Big Tech companies have warped the environment in less obvious ways as well. Some ads are not really ads at all. Third-party sellers pay Amazon’s advertising fees to appear higher in the platform’s search results and earn labels such as “highly rated.” If they neglect to pay, they’ll get buried; given Amazon’s control of online commerce, some reportedly can’t afford to leave the platform either. In suing Amazon for anti-competitive behavior last year, the Federal Trade Commission suggested that advertised products are 46 times more likely to get clicks than unadvertised ones. (“Sellers have choices,” David Zapolsky, Amazon’s general counsel, wrote in response to the FTC’s charges, “and many succeed in our store using other logistics services or choosing not to advertise with us.”)

Apple offers similar paid placements in its App Store, earning billions from the endeavor each year. Google Search now often returns a list topped by sponsored links, which is partly why using it feels like “rifling through junk mail, dodging scams and generic mailers,” as The Atlantic’s Charlie Warzel wrote last year. On many big sites, users no longer see results based on relevancy or reputation, but instead have to parse a cluttered mass of only the websites and retailers that can afford to be there.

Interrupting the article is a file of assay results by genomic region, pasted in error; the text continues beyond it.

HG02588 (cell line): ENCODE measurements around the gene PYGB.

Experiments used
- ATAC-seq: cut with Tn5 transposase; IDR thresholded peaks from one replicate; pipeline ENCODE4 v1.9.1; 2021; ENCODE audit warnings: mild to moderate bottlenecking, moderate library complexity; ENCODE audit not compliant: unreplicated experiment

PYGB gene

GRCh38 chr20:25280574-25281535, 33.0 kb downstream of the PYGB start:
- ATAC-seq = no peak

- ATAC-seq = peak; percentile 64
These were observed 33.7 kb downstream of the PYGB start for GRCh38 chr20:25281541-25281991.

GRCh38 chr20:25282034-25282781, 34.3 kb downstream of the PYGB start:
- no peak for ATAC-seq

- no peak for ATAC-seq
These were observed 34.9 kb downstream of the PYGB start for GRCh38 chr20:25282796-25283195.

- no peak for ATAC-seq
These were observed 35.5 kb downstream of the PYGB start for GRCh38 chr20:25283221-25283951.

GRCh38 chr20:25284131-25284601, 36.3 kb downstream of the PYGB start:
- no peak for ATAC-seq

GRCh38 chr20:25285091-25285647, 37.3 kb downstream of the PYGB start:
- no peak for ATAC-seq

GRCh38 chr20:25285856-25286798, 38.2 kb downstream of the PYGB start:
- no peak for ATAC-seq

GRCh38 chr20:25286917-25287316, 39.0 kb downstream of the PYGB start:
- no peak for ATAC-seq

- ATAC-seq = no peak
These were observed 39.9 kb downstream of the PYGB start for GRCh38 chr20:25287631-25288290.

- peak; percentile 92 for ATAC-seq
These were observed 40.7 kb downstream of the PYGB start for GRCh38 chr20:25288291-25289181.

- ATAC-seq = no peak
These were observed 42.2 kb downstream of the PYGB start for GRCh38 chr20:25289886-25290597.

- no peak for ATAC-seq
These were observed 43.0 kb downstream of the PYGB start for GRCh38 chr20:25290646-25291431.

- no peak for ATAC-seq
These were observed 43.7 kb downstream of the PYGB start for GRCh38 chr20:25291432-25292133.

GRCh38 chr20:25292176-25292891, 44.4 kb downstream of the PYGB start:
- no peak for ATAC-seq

Despite all of these frustrations, the adpocalypse shows no signs of abating. Google is poised to follow Apple’s lead and prevent websites from tracking users’ activity across the internet, a change that is “among the biggest in the history of the $600 billion-a-year online-ad industry,” according to The Wall Street Journal’s Miles Kruppa and Patience Haggin. To be online is to  dodge pop-ups and pre-rolls while getting swindled into purchasing falsely recommended products, even as users hand over additional personal information that allows advertisers to find them—faster, better, and all the more invasively the next time. As with most things in modern life, this is Big Tech’s world, and we are just living in it.

Kate Lindsay is a former newsletter engagement editor at The Atlantic. She writes the internet culture newsletter Embedded.